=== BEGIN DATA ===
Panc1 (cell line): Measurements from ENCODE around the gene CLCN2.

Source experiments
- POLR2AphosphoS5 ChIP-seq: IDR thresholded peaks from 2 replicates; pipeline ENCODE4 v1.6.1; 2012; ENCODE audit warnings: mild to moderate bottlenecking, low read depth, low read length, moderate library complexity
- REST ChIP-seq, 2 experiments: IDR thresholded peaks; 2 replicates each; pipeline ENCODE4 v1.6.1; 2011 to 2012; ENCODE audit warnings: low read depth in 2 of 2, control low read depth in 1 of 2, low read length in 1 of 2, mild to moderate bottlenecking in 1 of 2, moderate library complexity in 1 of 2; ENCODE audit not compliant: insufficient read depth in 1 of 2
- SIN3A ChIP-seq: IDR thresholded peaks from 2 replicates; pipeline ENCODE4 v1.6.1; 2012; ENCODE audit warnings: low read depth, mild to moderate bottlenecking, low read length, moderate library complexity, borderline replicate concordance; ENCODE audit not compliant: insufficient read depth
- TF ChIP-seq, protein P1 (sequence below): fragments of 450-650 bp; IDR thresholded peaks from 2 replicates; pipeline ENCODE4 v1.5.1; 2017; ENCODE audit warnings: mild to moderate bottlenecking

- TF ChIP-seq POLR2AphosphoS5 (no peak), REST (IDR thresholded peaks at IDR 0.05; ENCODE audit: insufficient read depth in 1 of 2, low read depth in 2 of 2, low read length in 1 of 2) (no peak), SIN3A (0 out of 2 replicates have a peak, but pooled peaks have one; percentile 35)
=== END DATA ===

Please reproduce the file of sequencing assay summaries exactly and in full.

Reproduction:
Panc1 (cell line): Measurements from ENCODE around the gene CLCN2.

Source experiments
- POLR2AphosphoS5 ChIP-seq: IDR thresholded peaks from 2 replicates; pipeline ENCODE4 v1.6.1; 2012; ENCODE audit warnings: mild to moderate bottlenecking, low read depth, low read length, moderate library complexity
- REST ChIP-seq, 2 experiments: IDR thresholded peaks; 2 replicates each; pipeline ENCODE4 v1.6.1; 2011 to 2012; ENCODE audit warnings: low read depth in 2 of 2, control low read depth in 1 of 2, low read length in 1 of 2, mild to moderate bottlenecking in 1 of 2, moderate library complexity in 1 of 2; ENCODE audit not compliant: insufficient read depth in 1 of 2
- SIN3A ChIP-seq: IDR thresholded peaks from 2 replicates; pipeline ENCODE4 v1.6.1; 2012; ENCODE audit warnings: low read depth, mild to moderate bottlenecking, low read length, moderate library complexity, borderline replicate concordance; ENCODE audit not compliant: insufficient read depth
- TF ChIP-seq, protein P1 (sequence below): fragments of 450-650 bp; IDR thresholded peaks from 2 replicates; pipeline ENCODE4 v1.5.1; 2017; ENCODE audit warnings: mild to moderate bottlenecking

- TF ChIP-seq POLR2AphosphoS5 (no peak), REST (IDR thresholded peaks at IDR 0.05; ENCODE audit: insufficient read depth in 1 of 2, low read depth in 2 of 2, low read length in 1 of 2) (no peak), SIN3A (0 out of 2 replicates have a peak, but pooled peaks have one; percentile 35)